Microsoft is rolling a new version of the Xbox One in time for Christmas 2015. Say hello to faster storage, a 1TB drive, and the new Elite wireless controller -- back at the original launch price of $499.
Virtual reality is slowly pushing film into an evolutionary split. To one side are the traditional linear narrative techniques. To the other sits the multipath nature of interactivity. Interlude, a content producer and creative tools provider, is developing techniques to try to make the transition between the two worlds a little easier.
Since its debut in 2006, Lytro has produced devices that leverage light-field technology, which captures information about the direction and intensity of light rays. Today, the company is applying this technology to the world of virtual reality with the unveiling of the Lytro Immerge, a cinematic camera for professional videographers.
Will iPhone 7 Finally Capture 3D Vision? The trade media is abuzz with speculations that the iPhone 7 is going to incorporate 3D vision using dual rear-facing cameras and add depth-sensing capability for mapping out 3D environments and tracking body movements and facial expressions. The basis of these speculations are multiple 3D technology acquisitions that Apple has made during the past couple of years.
In April 2015, Apple snapped multi-sensor camera technology firm LinX Imaging for an estimated $20 million. LinX employed small cameras with multiple sensors to capture several images with the same push of the button and blended them into a single image. That allows the camera to capture the same image from slightly different angles which enables generating depth information. The end result for the user is the ability to focus the image on different areas or objects in the picture. This technology could even work well on video given enough processing power.
PrimeSense Chip Allowed Kinect to Perceive the World in Three Dimensions and Translate These Perceptions into a Synchronized Image
Earlier, in November 2013, Apple had announced the purchase of another Israel–based 3D imaging firm PrimeSense, which provided chips for 3D motion and gesture recognition in Microsoft’s original Kinect sensor system for Xbox 360 game console. PrimeSense had created a system-on-chip (SoC) solution for merging a standard color video camera with a depth image camera, which coded a 3D scene, objects within it and their movements using near-infrared light invisible to the human eye.
The Evolution of 3D Vision
The chipset from PrimeSense carried out sophisticated analysis of the camera data, enabling the sensor system to map out walls and furniture in a room, capture 3D object shapes, and sense bodies, their position, movements and gestures. However, when Apple acquired PrimeSense for $360 million, industry observers reckoned that the Cupertino firm was going to use the 3D motion sensing control technology in its much talked about iTV.
At that time, 3D sensing and machine vision inside smartphones and tablets seemed to be a far-fetched idea simply because of power it consumed, usually over 1 watt. Kinect and other early 3D vision use cases had one thing in common: a power consumption level that smartphones and tablets simply couldn’t afford. So 3D vision technology remained the staple of high-end imaging products for quite some time.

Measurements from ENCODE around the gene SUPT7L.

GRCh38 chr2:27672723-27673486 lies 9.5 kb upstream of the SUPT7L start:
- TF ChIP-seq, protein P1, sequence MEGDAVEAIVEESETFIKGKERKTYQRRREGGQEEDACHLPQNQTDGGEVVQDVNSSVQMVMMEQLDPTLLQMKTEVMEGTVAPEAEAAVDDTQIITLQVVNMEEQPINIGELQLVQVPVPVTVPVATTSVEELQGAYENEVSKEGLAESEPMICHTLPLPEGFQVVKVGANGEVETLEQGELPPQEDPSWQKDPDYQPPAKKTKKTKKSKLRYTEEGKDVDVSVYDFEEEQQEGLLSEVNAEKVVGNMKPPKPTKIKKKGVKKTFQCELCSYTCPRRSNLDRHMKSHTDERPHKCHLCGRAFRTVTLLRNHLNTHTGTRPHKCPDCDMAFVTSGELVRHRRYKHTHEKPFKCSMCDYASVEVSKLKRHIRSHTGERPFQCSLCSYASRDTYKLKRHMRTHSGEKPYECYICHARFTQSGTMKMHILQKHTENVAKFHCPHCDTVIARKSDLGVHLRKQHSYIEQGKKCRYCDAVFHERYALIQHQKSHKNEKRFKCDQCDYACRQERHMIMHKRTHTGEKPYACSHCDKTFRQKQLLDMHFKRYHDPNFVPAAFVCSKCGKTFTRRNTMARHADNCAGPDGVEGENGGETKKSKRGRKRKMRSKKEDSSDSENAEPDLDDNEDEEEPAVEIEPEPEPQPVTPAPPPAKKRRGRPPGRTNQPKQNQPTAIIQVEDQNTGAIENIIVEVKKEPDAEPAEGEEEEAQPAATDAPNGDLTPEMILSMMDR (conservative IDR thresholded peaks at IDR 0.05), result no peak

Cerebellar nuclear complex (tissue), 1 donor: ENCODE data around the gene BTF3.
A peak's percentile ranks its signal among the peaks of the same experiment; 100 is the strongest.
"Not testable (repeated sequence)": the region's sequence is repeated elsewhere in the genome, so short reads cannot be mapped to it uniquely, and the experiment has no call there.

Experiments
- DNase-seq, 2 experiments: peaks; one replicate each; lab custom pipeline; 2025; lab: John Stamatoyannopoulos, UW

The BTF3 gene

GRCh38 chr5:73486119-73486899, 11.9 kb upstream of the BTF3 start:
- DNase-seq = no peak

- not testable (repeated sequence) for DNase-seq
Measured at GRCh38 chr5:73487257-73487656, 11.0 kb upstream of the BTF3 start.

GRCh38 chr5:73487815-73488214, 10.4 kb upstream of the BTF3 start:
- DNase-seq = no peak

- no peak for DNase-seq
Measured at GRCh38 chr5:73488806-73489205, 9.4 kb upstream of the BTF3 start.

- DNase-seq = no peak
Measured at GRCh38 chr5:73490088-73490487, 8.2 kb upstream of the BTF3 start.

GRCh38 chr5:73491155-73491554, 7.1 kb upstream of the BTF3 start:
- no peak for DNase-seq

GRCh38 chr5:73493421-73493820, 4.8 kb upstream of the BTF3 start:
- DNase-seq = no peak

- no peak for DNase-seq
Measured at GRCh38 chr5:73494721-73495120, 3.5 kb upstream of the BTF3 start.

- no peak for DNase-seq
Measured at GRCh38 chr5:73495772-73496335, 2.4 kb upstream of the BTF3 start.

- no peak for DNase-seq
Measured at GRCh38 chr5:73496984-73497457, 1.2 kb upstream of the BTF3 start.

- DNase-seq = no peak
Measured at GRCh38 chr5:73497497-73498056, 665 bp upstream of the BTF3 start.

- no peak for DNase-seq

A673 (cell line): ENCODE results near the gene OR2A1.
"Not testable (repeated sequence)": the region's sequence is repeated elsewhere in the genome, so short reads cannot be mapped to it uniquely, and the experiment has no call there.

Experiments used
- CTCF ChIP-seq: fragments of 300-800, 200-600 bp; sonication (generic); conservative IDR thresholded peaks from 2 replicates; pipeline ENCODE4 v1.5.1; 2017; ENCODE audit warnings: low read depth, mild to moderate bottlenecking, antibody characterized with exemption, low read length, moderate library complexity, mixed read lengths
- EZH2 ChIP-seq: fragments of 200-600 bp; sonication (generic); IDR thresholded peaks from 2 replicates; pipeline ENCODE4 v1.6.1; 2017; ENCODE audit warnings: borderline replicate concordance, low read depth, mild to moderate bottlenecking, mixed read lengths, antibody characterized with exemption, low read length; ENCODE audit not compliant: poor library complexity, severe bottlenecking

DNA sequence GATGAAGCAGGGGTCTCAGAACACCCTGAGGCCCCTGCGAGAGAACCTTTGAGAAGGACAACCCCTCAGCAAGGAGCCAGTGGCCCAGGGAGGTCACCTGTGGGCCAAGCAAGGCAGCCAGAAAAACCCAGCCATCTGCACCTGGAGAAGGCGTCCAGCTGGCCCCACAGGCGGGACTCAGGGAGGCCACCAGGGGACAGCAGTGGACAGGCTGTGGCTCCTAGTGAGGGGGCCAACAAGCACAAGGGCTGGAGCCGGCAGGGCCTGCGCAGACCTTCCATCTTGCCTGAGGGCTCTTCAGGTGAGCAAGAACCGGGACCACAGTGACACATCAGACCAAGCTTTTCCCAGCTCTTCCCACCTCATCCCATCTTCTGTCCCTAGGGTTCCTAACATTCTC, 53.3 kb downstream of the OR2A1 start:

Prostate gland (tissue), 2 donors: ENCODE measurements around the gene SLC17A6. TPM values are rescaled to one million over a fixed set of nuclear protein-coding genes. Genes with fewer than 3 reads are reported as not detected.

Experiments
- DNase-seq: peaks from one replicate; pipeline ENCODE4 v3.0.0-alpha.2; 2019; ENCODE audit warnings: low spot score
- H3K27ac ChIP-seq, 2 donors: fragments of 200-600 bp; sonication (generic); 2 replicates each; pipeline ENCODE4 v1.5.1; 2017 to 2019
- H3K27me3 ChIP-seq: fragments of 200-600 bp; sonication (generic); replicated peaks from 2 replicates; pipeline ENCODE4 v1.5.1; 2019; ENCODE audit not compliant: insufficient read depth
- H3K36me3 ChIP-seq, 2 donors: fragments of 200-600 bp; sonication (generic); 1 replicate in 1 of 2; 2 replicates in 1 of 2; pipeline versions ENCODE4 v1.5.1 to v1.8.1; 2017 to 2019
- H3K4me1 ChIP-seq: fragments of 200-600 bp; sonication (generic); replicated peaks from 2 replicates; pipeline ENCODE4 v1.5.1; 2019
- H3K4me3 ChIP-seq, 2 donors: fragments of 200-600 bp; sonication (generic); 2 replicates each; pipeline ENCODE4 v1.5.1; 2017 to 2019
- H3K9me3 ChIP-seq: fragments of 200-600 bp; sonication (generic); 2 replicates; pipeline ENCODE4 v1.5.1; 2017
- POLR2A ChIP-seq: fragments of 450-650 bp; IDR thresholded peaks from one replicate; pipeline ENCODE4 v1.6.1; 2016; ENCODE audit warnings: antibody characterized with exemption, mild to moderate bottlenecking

Matterport Also Used PrimeSense’s Carmine Sensor Chip in Its Immersive 3D Models
Take, for instance, upstart Matterport, which combined multiple sensors into a single camera unit to capture interiors in their entirety, mapping out objects and creating accurate representations quickly and cleanly.
Nevertheless, by the early 2010s, smartphones were starting to employ a bunch of sensors like accelerometer and gyroscope to facilitate contextual information inside the device. Next up, 3D vision promised to bring smartphones the ability to sense contextual signals to see the world outside the device. However, smartphones, unlike the above 3D use cases, required chips that would operate in the range of a couple of hundred milliwatts.
Smartphone Sensing Outside
Fast forward to 2015 and technology stalwarts like Amazon, Apple and Google are experimenting with the idea of using multiple cameras for facial tracking, gesture recognition and other 3D machine vision applications in smartphone, tablets and wearable devices. Computer vision technology using multi-camera 3D systems is promising to allow these portable devices to see around them more like a human does.
In hindsight, PrimeSense, which launched the Carmine camera sensor chip for Kinect motion-sensing camera, eventually set the trend line with the release of an embedded version “Capri” that came in a much smaller form factor. The Capri sensor chip was also cheaper, consumed far less power and was more viable for running alongside a mobile processor. PrimeSense’s design goals were a harbinger of phone makers’ dream of using computer vision technology for detecting and mapping 3D spaces in real-time.
Beyond 2015, 3D and Augmented Reality
The last and possibly most interesting acquisition of Apple was done in May 2015 of German technology company- Metaio– for an undisclosed amount. Metaio demonstration of combining depth information to improve augmentation of objects in the scene:
Metaio has been for years one of the leading software companies for augmented reality. However, looking closely at the technology, Metaio started showing usage of 3D data for improving quality of its technology just before the Apple acquisition. Although the technology has still a long way to go and probably won’t be ready for the iPhone7 launch, this is clearly the missing link with the previous Apple acquisitions.